An overview of aircraft observations from the Pacific Dust Experiment campaign

Stith, JL, Ramanathan V, Cooper WA, Roberts GC, DeMott PJ, Carmichael G, Hatch CD, Adhikary B, Twohy CH, Rogers DC, Baumgardner D, Prenni AJ, Campos T, Gao R, Anderson J, Feng Y.  2009.  An overview of aircraft observations from the Pacific Dust Experiment campaign. Journal of Geophysical Research-Atmospheres. 114

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ACE-Asia, Aerosols, art., asian dust, climate, cloud, counterflow virtual impactor, ice nuclei, pollution, transport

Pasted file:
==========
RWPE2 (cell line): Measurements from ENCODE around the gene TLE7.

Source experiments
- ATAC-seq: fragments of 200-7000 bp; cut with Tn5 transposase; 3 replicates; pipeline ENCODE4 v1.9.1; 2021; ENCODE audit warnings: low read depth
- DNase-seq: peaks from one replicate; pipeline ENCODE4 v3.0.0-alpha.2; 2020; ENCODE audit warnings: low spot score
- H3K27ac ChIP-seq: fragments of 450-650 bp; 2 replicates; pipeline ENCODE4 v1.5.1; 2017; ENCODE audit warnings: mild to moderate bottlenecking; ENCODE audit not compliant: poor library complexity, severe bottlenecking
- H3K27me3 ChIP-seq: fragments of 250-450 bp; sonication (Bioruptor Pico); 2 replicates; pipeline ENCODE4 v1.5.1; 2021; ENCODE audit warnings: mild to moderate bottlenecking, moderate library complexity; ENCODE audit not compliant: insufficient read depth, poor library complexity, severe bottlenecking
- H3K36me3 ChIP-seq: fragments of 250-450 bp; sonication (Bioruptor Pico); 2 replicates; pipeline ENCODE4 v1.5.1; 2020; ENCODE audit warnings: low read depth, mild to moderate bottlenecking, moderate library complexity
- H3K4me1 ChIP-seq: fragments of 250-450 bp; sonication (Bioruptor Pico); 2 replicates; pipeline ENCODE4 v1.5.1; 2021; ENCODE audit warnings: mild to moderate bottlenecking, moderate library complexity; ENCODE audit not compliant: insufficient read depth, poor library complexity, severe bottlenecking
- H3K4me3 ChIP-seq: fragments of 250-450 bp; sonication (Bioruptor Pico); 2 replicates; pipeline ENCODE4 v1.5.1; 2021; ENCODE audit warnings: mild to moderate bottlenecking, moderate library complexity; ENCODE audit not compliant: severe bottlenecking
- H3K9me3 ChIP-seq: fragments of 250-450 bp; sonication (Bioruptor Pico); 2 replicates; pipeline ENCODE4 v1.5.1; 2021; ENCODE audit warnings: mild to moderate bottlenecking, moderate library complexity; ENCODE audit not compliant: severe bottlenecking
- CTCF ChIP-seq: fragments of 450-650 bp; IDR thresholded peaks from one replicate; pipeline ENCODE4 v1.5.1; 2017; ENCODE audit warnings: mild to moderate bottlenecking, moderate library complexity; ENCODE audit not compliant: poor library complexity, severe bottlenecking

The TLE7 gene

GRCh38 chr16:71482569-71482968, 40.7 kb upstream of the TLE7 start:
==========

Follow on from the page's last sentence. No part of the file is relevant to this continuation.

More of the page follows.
Fourteen research flights were conducted in the Pacific Dust Experiment (PACDEX) during April and May 2007 to sample pollution and dust outbreaks from east Asia as they traveled across the northern Pacific Ocean into North America and interacted with maritime storms. Significant concentrations of black carbon (BC, consisting of soot and other light-absorbing particles measured with a soot photometer 2 instrument) and dust were observed both in the west and east Pacific Ocean from Asian plumes of dust and pollution. BC particles were observed through much of the troposphere, but the major finding is that the percentage of these particles compared with the total number of accumulation mode particles increased significantly (by a factor of 2-4) with increasing altitude, with peak values occurring between 5 and 10 km. Dust plumes had only a small impact on total cloud condensation nuclei at the sampling supersaturations but did exhibit high concentrations of ice nuclei (IN). IN concentrations in dust plumes exceeded typical tropospheric values by 4-20 times and were similar to previous studies in the Saharan aerosol layer when differences in the number concentrations of dust are accounted for. Enhanced IN concentrations were found in the upper troposphere off the coast of North America, providing a first direct validation of the transport of high-IN-containing dust layers near the tropopause entering the North American continent from distant sources. A source-specific chemical transport model was used to predict dust and other aerosols during PACDEX. The model was able to predict several features of the in situ observations, including the general altitudes where BC was found and a peak in the ratio of BC to sulfate between 5 and 10 km.






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